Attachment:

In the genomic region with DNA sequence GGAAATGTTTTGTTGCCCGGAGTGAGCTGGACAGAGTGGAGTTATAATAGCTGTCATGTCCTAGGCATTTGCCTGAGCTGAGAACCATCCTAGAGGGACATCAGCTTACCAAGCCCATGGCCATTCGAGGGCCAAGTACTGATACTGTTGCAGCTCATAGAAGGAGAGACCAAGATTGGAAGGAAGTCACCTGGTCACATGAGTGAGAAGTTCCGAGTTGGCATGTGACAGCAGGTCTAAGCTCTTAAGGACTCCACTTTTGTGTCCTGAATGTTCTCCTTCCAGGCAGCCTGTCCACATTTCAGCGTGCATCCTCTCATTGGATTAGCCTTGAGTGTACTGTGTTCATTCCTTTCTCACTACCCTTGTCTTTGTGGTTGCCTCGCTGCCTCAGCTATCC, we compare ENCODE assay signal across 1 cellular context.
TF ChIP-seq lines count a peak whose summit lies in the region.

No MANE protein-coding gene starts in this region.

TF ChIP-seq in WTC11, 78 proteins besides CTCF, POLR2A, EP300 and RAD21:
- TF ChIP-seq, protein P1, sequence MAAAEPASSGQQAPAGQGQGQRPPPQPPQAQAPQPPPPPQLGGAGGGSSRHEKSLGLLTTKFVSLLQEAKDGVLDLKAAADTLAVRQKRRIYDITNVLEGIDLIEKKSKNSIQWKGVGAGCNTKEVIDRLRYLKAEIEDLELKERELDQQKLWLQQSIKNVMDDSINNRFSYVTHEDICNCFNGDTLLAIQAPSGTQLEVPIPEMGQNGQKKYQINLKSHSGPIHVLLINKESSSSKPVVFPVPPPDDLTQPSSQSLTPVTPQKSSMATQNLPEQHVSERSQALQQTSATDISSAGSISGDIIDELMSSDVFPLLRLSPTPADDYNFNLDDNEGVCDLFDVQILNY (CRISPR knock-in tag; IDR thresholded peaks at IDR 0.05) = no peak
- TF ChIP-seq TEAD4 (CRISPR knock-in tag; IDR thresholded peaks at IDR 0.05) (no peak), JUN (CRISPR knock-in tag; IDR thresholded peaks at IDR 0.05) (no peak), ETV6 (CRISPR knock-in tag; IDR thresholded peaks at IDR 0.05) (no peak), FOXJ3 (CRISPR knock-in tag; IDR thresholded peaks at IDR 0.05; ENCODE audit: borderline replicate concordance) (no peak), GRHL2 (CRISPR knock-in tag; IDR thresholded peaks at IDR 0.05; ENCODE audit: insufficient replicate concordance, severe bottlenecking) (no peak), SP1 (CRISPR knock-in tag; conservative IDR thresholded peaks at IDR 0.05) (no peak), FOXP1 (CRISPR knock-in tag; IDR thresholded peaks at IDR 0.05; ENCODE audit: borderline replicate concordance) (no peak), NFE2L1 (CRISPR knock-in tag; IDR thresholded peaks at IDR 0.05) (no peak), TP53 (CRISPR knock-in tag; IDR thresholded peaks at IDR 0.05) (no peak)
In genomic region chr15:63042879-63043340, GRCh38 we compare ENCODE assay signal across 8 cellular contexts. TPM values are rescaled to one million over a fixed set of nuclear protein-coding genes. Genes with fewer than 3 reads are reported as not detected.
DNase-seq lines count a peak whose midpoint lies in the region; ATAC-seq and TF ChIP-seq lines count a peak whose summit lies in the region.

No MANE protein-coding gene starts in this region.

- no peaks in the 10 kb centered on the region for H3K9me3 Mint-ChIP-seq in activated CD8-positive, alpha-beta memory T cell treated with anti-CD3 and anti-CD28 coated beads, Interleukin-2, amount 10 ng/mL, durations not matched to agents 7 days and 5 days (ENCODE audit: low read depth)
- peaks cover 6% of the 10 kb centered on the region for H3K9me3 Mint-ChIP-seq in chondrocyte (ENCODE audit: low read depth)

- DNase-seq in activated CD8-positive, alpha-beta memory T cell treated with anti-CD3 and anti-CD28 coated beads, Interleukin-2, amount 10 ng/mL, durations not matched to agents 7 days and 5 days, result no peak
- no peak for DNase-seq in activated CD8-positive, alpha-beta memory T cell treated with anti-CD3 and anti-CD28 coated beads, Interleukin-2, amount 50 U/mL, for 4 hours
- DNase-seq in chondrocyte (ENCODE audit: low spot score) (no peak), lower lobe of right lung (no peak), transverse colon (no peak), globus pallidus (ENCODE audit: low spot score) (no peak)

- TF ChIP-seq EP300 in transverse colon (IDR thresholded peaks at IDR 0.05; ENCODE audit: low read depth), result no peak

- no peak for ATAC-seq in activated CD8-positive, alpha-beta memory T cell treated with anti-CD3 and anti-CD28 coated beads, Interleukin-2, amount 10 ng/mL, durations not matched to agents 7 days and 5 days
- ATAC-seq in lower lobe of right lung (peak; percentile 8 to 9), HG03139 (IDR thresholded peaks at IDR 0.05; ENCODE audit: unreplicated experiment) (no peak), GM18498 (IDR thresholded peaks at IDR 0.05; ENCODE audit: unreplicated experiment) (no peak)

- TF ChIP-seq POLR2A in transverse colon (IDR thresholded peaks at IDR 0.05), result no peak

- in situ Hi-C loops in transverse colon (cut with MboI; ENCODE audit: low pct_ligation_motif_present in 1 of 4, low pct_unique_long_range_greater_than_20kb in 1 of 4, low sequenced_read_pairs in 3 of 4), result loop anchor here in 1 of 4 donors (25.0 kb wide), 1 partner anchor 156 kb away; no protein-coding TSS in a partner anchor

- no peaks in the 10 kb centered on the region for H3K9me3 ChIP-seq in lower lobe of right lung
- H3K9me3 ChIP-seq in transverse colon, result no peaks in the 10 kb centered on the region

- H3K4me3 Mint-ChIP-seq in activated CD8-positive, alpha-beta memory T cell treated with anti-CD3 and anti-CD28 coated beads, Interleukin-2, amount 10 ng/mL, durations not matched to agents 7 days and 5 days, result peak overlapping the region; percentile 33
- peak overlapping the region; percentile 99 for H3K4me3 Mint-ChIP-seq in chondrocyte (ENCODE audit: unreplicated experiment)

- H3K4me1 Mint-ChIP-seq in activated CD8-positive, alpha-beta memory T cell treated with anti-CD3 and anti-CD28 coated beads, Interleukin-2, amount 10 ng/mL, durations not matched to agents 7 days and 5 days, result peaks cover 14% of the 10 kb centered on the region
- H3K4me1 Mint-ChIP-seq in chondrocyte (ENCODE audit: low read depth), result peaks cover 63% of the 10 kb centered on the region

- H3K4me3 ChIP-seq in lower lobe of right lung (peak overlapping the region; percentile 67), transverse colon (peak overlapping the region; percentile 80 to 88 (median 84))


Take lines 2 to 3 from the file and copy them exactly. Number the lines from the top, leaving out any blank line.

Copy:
TF ChIP-seq lines count a peak whose summit lies in the region.

No MANE protein-coding gene starts in this region.